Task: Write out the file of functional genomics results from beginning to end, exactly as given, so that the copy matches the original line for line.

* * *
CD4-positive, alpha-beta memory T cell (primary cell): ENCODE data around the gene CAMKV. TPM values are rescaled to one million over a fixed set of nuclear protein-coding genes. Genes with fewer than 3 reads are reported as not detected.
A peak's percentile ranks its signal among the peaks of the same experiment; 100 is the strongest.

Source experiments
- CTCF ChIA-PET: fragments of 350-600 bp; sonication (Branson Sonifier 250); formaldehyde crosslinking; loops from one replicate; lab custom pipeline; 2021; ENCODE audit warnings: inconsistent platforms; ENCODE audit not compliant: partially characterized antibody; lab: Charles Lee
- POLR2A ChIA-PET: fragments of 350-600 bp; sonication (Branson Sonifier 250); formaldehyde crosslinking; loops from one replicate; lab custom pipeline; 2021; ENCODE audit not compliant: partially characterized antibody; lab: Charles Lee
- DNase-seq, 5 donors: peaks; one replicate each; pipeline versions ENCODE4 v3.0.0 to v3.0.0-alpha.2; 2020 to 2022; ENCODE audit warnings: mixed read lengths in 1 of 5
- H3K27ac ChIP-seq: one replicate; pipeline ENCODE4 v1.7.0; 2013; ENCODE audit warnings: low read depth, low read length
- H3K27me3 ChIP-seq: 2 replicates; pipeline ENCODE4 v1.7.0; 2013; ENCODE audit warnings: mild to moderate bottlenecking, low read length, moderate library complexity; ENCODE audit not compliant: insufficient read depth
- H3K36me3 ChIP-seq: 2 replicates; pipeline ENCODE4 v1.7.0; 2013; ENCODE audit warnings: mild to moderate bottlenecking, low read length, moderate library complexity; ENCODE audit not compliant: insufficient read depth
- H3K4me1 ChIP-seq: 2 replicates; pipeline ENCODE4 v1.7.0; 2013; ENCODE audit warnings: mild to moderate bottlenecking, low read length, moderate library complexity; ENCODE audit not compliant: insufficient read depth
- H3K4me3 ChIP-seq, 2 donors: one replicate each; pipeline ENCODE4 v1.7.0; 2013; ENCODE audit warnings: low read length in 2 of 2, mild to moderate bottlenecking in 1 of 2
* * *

CD4-positive, alpha-beta memory T cell (primary cell): ENCODE data around the gene CAMKV. TPM values are rescaled to one million over a fixed set of nuclear protein-coding genes. Genes with fewer than 3 reads are reported as not detected.
A peak's percentile ranks its signal among the peaks of the same experiment; 100 is the strongest.

Source experiments
- CTCF ChIA-PET: fragments of 350-600 bp; sonication (Branson Sonifier 250); formaldehyde crosslinking; loops from one replicate; lab custom pipeline; 2021; ENCODE audit warnings: inconsistent platforms; ENCODE audit not compliant: partially characterized antibody; lab: Charles Lee
- POLR2A ChIA-PET: fragments of 350-600 bp; sonication (Branson Sonifier 250); formaldehyde crosslinking; loops from one replicate; lab custom pipeline; 2021; ENCODE audit not compliant: partially characterized antibody; lab: Charles Lee
- DNase-seq, 5 donors: peaks; one replicate each; pipeline versions ENCODE4 v3.0.0 to v3.0.0-alpha.2; 2020 to 2022; ENCODE audit warnings: mixed read lengths in 1 of 5
- H3K27ac ChIP-seq: one replicate; pipeline ENCODE4 v1.7.0; 2013; ENCODE audit warnings: low read depth, low read length
- H3K27me3 ChIP-seq: 2 replicates; pipeline ENCODE4 v1.7.0; 2013; ENCODE audit warnings: mild to moderate bottlenecking, low read length, moderate library complexity; ENCODE audit not compliant: insufficient read depth
- H3K36me3 ChIP-seq: 2 replicates; pipeline ENCODE4 v1.7.0; 2013; ENCODE audit warnings: mild to moderate bottlenecking, low read length, moderate library complexity; ENCODE audit not compliant: insufficient read depth
- H3K4me1 ChIP-seq: 2 replicates; pipeline ENCODE4 v1.7.0; 2013; ENCODE audit warnings: mild to moderate bottlenecking, low read length, moderate library complexity; ENCODE audit not compliant: insufficient read depth
- H3K4me3 ChIP-seq, 2 donors: one replicate each; pipeline ENCODE4 v1.7.0; 2013; ENCODE audit warnings: low read length in 2 of 2, mild to moderate bottlenecking in 1 of 2